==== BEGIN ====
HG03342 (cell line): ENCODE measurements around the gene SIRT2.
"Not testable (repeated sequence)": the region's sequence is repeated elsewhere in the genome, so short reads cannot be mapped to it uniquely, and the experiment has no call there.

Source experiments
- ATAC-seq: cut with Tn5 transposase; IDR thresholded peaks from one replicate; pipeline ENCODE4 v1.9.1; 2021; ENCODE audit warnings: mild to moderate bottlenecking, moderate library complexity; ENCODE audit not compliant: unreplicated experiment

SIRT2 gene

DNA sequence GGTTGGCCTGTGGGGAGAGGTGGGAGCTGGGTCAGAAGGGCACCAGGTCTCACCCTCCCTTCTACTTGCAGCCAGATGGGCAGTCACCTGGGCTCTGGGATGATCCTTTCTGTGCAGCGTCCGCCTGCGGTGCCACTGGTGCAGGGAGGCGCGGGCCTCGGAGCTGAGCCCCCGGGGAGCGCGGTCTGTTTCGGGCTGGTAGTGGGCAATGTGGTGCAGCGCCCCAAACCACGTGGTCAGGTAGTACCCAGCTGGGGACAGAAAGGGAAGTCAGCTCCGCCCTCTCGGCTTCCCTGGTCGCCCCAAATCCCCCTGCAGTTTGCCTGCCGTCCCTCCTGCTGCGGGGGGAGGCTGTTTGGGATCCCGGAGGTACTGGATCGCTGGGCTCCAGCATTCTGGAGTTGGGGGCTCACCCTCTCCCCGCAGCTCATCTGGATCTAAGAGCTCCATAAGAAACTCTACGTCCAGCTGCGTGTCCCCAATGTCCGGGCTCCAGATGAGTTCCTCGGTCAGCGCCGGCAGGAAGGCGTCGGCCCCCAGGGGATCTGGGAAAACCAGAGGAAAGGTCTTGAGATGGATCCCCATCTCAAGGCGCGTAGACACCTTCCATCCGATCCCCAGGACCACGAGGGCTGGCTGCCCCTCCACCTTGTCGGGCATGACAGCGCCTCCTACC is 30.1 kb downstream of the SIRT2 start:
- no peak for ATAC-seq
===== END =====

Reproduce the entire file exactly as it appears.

HG03342 (cell line): ENCODE measurements around the gene SIRT2.
"Not testable (repeated sequence)": the region's sequence is repeated elsewhere in the genome, so short reads cannot be mapped to it uniquely, and the experiment has no call there.

Source experiments
- ATAC-seq: cut with Tn5 transposase; IDR thresholded peaks from one replicate; pipeline ENCODE4 v1.9.1; 2021; ENCODE audit warnings: mild to moderate bottlenecking, moderate library complexity; ENCODE audit not compliant: unreplicated experiment

SIRT2 gene

DNA sequence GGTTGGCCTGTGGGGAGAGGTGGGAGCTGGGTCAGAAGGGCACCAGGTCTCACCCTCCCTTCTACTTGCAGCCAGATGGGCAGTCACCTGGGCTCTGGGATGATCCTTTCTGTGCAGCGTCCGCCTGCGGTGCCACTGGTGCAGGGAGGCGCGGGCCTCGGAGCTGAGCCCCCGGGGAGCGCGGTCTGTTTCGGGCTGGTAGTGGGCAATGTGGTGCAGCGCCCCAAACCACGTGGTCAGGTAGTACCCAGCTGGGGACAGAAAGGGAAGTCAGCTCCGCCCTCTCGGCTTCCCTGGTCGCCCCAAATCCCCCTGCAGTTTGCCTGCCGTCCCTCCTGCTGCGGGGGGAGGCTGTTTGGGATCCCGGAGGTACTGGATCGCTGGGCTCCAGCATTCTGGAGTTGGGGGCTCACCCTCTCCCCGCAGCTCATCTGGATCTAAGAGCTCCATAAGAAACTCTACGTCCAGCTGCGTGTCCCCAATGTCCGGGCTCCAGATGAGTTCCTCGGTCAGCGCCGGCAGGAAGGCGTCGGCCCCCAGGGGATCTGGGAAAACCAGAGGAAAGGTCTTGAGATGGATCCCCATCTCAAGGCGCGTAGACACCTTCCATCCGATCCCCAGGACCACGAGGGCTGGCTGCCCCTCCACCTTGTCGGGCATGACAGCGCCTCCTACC is 30.1 kb downstream of the SIRT2 start:
- no peak for ATAC-seq